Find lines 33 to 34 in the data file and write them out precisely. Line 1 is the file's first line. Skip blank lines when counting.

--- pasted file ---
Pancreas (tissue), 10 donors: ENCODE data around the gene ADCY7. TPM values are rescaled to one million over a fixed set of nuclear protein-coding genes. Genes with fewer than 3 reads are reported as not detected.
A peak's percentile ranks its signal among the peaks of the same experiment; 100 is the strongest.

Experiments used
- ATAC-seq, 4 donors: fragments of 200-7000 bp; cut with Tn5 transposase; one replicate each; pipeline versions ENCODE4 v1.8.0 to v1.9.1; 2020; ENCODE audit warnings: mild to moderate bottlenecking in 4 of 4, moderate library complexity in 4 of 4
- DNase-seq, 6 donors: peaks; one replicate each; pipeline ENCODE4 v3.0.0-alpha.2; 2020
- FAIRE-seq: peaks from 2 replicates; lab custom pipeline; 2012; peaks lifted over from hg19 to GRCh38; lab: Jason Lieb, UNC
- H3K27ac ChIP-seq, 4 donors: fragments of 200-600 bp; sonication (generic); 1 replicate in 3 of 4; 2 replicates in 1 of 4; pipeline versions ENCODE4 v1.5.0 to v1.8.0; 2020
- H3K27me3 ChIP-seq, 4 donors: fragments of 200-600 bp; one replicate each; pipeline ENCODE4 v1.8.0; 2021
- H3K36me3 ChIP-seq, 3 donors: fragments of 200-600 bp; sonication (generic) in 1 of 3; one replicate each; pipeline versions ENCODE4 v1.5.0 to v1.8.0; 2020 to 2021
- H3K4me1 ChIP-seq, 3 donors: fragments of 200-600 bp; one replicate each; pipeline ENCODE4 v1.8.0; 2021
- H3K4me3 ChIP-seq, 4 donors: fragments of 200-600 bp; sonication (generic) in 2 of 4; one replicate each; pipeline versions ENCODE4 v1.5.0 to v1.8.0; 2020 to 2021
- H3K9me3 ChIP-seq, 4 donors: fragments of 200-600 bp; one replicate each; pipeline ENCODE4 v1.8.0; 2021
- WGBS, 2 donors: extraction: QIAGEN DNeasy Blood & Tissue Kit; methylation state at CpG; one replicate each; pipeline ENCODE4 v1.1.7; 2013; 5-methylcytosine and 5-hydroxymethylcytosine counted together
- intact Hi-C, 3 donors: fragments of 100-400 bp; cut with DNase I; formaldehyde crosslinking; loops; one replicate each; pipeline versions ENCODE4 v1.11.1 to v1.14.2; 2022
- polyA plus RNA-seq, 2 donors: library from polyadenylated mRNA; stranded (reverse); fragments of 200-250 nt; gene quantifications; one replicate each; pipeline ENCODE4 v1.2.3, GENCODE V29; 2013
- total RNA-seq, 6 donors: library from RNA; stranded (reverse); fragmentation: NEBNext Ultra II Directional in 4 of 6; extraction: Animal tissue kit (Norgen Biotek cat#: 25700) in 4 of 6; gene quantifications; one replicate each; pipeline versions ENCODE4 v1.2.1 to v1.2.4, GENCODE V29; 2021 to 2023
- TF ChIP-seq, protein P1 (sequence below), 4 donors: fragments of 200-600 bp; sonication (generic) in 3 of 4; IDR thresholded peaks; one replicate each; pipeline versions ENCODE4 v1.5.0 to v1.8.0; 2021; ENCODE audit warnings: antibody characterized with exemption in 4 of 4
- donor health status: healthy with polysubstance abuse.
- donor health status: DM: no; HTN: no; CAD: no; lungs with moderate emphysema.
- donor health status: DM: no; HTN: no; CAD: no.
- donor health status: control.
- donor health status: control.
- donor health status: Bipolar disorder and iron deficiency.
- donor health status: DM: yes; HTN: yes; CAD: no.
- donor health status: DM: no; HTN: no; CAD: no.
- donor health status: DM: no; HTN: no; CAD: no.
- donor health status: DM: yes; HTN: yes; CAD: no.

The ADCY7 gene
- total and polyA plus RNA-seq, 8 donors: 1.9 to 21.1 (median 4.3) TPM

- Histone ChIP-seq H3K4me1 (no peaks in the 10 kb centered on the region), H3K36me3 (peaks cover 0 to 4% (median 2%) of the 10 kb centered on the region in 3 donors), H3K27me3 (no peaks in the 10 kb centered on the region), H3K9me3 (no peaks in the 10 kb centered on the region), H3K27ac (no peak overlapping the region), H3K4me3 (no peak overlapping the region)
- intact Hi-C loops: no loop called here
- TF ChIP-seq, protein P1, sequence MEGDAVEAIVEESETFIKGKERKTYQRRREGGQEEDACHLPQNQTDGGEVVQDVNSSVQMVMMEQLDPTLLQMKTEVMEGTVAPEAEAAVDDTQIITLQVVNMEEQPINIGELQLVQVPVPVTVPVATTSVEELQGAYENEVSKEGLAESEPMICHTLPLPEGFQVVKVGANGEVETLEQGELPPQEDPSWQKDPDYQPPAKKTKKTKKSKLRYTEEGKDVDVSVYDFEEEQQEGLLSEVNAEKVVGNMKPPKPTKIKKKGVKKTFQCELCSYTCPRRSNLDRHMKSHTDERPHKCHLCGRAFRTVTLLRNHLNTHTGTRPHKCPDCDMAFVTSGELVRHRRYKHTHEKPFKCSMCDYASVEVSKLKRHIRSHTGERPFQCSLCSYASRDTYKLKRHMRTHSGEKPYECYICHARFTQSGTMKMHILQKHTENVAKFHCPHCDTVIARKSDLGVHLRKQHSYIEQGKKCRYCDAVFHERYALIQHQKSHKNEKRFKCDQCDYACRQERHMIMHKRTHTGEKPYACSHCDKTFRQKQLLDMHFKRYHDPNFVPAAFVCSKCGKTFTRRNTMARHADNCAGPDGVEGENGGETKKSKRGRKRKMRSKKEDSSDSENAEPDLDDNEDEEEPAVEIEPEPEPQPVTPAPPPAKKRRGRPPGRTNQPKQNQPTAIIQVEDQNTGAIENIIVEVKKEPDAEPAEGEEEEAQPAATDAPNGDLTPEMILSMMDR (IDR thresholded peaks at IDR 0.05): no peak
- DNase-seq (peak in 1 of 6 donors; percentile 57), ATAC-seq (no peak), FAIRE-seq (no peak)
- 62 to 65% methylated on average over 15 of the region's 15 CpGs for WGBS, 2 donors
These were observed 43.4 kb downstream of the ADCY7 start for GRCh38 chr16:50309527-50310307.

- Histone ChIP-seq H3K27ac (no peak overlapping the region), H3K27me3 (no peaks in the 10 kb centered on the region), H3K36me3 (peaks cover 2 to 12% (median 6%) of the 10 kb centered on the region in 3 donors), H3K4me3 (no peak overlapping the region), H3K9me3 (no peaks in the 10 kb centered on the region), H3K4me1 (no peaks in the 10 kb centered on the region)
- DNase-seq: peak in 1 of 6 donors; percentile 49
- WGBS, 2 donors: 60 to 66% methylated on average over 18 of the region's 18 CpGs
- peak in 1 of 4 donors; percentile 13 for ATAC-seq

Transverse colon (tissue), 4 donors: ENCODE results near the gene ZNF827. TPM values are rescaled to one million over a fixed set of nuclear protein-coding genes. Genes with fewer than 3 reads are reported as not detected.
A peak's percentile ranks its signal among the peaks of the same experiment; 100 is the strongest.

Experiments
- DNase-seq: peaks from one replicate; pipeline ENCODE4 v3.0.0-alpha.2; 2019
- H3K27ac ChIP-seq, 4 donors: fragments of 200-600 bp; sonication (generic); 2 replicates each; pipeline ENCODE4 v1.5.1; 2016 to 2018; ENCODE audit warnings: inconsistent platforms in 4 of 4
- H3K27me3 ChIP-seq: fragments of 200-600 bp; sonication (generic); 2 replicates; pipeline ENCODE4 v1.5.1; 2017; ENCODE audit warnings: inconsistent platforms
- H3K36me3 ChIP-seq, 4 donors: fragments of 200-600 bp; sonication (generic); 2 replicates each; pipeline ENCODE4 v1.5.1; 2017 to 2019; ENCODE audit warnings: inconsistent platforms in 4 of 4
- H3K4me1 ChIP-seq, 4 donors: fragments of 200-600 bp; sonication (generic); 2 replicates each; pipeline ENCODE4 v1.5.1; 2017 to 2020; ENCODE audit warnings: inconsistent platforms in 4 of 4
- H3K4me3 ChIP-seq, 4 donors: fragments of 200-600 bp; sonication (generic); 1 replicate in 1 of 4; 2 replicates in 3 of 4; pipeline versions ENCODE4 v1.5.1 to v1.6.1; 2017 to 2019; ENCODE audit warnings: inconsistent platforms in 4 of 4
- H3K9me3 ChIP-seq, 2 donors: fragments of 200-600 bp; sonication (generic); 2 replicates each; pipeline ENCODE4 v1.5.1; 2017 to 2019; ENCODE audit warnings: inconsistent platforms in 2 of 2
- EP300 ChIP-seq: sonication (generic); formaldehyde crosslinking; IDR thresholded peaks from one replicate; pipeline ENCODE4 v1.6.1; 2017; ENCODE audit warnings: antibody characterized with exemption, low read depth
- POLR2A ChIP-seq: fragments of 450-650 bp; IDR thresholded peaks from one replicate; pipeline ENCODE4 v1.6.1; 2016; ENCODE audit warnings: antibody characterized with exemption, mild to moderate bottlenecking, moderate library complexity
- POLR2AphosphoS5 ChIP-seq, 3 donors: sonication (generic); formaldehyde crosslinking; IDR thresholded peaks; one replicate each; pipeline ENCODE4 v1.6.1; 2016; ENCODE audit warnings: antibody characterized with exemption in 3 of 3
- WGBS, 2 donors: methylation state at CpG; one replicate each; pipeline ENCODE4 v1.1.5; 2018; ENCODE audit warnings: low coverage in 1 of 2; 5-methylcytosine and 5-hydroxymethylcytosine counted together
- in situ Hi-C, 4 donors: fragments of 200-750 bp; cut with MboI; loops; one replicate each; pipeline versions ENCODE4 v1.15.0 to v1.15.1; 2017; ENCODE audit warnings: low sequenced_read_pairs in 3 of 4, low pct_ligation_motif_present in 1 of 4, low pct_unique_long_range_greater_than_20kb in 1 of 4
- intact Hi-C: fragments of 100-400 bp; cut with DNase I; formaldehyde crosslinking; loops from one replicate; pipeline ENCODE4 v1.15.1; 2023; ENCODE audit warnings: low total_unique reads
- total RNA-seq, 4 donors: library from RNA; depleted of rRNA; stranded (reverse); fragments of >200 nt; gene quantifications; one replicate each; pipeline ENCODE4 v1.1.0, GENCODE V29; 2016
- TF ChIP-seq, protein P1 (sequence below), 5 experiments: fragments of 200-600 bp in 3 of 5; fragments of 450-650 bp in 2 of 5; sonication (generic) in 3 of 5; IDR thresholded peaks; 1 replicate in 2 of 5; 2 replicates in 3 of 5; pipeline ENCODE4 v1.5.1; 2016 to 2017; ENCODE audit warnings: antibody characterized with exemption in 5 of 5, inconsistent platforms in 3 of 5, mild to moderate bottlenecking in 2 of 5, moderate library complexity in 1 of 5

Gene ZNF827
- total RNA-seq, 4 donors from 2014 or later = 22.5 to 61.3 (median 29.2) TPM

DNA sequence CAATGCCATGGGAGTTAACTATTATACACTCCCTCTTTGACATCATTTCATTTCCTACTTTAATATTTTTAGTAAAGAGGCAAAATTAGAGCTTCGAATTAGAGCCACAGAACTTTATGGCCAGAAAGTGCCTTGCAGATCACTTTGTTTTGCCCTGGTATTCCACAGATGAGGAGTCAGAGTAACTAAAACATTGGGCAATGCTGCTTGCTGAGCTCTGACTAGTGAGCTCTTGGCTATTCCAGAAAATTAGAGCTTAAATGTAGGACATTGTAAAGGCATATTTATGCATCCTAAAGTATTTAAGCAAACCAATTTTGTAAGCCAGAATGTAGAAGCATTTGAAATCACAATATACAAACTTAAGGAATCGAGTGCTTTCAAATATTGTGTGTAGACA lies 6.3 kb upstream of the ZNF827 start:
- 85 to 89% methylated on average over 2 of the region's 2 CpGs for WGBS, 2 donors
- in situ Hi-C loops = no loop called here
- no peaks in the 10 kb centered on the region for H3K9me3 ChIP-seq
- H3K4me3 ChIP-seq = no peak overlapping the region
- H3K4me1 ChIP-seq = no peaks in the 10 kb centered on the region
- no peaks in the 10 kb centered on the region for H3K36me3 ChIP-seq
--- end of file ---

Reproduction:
- DNase-seq (peak in 1 of 6 donors; percentile 57), ATAC-seq (no peak), FAIRE-seq (no peak)
- 62 to 65% methylated on average over 15 of the region's 15 CpGs for WGBS, 2 donors